A guide to the King onstage in the cinema
In 1969, Elvis Presley finally got off the movie treadmill and returned to live performance.
The incessant touring would eventually get to be a new kind of treadmill, but initially at least Presley roared back into live gigging like an animal finally let out of his cage.
There were no cameras rolling during his 1969 Las Vegas engagement, but they were there the following year, resulting in his first concert film, Elvis: That’s The Way It Is. Two years later came Elvis On Tour, documenting four April 1972 shows, recently reissued in a lavish box set that includes CDs of the concerts, tour rehearsals and the movie itself on Blu-ray. It’s the only Presley film to win an award, the Golden Globe for Best Documentary.
The cameras also captured him in all his “American Eagle” jumpsuited glory in Elvis: Aloha From Hawaii, the show celebrating its 30th anniversary this year. And though the King was fading by 1977, there was still time for another concert taping with the TV special Elvis In Concert. Presley’s national breakthrough came from his electrifying TV appearances in 1956; it was somehow fitting that his final turn on the national stage was in the same medium. Here’s an overview of those 1970s performances:
Elvis: That’s The Way It Is (1970)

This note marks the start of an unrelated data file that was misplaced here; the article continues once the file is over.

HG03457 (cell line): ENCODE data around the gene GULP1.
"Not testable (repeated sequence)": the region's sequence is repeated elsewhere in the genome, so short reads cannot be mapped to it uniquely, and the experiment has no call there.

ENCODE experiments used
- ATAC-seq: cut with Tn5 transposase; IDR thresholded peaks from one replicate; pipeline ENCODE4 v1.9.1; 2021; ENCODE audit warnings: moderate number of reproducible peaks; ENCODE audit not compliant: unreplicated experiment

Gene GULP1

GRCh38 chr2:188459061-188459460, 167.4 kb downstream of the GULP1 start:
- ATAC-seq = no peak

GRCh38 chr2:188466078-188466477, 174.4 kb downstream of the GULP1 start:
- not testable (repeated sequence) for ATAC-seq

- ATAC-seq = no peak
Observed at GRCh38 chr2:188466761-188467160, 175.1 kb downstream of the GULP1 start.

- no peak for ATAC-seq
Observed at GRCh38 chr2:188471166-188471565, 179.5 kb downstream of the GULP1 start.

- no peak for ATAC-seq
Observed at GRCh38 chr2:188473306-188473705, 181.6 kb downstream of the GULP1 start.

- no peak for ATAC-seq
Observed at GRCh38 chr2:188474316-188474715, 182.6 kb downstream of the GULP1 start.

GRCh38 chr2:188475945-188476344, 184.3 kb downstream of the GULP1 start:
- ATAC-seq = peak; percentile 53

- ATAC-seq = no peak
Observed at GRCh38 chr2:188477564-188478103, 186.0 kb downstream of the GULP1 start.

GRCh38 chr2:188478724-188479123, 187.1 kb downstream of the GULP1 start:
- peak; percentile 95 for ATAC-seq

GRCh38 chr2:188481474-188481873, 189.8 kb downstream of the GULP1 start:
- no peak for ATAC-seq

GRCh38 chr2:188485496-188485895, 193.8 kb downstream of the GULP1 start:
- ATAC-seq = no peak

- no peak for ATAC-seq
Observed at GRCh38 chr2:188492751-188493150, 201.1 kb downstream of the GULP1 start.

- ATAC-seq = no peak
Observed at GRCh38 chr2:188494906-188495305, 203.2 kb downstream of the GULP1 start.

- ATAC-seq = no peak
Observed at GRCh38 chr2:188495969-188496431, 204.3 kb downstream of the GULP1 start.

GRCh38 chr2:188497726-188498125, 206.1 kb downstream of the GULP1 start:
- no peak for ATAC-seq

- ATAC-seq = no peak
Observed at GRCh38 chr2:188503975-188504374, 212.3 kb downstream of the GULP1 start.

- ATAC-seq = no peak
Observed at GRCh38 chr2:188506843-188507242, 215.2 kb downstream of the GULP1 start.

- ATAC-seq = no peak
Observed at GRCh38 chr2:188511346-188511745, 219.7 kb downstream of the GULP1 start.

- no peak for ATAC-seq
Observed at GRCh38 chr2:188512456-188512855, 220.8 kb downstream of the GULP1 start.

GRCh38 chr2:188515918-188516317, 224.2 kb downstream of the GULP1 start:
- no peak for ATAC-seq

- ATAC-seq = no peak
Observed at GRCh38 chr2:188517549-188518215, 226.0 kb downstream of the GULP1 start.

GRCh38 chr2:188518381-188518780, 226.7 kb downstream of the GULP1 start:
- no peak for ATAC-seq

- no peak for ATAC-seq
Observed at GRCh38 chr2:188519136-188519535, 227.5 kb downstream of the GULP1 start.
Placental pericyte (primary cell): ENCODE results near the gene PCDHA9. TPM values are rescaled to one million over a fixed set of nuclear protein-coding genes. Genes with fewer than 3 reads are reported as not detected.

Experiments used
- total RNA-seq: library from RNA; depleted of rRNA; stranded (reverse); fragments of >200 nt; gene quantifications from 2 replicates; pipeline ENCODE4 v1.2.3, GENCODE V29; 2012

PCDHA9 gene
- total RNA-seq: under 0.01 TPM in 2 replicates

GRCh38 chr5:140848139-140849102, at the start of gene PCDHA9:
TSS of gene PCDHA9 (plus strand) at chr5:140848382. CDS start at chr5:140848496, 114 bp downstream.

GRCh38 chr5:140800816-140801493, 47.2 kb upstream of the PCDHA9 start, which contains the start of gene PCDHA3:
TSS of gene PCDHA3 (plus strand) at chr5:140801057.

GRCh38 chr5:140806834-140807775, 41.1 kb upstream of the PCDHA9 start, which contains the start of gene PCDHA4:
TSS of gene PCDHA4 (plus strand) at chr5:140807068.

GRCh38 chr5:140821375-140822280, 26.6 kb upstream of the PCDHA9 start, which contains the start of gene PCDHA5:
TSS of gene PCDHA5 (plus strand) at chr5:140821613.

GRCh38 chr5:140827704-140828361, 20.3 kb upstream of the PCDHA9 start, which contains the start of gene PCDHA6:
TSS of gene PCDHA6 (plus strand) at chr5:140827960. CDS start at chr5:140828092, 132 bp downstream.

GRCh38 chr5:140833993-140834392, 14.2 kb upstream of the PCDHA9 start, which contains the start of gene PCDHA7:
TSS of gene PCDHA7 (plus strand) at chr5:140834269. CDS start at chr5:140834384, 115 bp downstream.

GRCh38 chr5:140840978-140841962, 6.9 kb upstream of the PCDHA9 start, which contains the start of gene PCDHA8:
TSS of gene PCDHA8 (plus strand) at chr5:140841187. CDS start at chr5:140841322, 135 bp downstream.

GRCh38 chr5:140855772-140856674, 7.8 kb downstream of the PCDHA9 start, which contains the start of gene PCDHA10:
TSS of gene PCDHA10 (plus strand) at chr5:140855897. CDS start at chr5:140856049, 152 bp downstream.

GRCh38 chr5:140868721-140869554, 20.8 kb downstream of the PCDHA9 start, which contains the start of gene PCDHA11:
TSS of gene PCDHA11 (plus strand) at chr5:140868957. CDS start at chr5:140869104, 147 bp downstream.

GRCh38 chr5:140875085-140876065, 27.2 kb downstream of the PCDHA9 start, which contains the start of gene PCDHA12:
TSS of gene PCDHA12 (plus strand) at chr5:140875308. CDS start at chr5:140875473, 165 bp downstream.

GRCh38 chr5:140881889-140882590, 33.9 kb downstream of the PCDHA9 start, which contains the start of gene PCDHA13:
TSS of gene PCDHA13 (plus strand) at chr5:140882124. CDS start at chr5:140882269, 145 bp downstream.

Dir: Denis Sanders
The definitive Elvis concert film, with Presley at his physical peak and still actively engaged in the proceedings. The camera follows Presley as he prepares for his summer 1970 season at the International Hotel in Las Vegas, from rehearsals up to what’s ostensibly opening night (in reality, only one of the live numbers is from the opening; most are drawn from three other shows during the run). He’s prone to goofing off for the cameras during rehearsals, but he’s a veritable dynamo on stage, particularly in propulsive numbers like “Polk Salad Annie” and “Suspicious Minds.”
But as in the other concert films, the viewer is kept at a distance. There’s little commentary from Presley, so you get no indication of what makes him tick; no insight on how he puts a show together, for example, or why he chooses some songs over others. To make up for this, the film’s original cut is interspersed with scenes that try to place Elvis The Phenomenon in context; the hotel employees charged with decorating the premises for the event, the showroom manager deciding where to seat the VIPs, the fans who gather at a British Elvis convention. A new edit put together in 2001 eliminated most of this type of footage; sequences of fans talking about how much their cat loved Elvis were deemed too embarrassing. But that misses the point; it’s Sander’s version that better captures the spirit of the era. Both edits were later made available on DVD.
VIDEO: Elvis: That’s The Way It Is official trailer
Elvis On Tour (1972)